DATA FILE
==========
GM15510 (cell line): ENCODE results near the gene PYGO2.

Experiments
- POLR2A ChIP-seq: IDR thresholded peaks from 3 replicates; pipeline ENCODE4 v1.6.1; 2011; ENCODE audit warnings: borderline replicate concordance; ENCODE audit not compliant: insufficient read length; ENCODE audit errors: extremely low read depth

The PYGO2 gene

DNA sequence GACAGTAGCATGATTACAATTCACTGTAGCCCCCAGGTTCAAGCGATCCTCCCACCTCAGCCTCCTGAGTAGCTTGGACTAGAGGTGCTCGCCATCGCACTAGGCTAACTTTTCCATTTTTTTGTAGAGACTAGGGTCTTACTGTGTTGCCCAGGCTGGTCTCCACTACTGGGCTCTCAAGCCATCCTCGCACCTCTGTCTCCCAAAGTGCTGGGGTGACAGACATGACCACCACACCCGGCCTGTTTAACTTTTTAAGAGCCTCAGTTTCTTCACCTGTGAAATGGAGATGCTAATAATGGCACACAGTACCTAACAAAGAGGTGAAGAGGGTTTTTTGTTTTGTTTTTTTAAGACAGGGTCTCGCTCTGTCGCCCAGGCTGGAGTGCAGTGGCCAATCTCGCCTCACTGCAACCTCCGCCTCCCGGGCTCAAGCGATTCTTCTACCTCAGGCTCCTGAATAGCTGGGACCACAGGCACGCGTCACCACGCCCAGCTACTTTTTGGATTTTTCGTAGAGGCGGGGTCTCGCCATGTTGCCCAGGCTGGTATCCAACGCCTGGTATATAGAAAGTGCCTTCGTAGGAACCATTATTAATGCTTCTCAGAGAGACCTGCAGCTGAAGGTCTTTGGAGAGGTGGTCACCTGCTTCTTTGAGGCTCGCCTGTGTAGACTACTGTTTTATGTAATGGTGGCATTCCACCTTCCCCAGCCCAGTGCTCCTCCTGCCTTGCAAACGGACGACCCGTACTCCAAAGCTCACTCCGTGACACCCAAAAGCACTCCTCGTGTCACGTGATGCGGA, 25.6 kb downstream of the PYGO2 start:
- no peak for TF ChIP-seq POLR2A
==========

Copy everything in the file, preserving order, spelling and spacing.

GM15510 (cell line): ENCODE results near the gene PYGO2.

Experiments
- POLR2A ChIP-seq: IDR thresholded peaks from 3 replicates; pipeline ENCODE4 v1.6.1; 2011; ENCODE audit warnings: borderline replicate concordance; ENCODE audit not compliant: insufficient read length; ENCODE audit errors: extremely low read depth

The PYGO2 gene

DNA sequence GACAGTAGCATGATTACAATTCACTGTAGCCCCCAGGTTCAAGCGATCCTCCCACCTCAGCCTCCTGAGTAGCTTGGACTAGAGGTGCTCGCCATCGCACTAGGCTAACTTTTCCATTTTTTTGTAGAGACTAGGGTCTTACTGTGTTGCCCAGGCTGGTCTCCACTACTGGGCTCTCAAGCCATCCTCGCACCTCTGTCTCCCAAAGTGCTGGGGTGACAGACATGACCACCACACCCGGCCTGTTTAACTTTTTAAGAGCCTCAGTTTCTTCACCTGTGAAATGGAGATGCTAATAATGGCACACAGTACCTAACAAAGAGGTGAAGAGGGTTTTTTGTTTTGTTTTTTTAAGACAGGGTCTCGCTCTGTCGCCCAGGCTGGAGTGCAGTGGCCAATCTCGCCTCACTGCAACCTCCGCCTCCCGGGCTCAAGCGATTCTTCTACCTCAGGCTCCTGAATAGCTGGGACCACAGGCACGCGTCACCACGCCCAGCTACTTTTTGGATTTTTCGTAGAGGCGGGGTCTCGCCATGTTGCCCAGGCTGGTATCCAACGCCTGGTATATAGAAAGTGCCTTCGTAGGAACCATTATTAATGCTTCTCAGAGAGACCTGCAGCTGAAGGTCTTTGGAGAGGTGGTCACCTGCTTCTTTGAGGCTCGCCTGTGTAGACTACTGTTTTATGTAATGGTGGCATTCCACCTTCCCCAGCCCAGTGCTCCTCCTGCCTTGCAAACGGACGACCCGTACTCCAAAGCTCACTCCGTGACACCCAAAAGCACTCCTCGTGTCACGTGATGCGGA, 25.6 kb downstream of the PYGO2 start:
- no peak for TF ChIP-seq POLR2A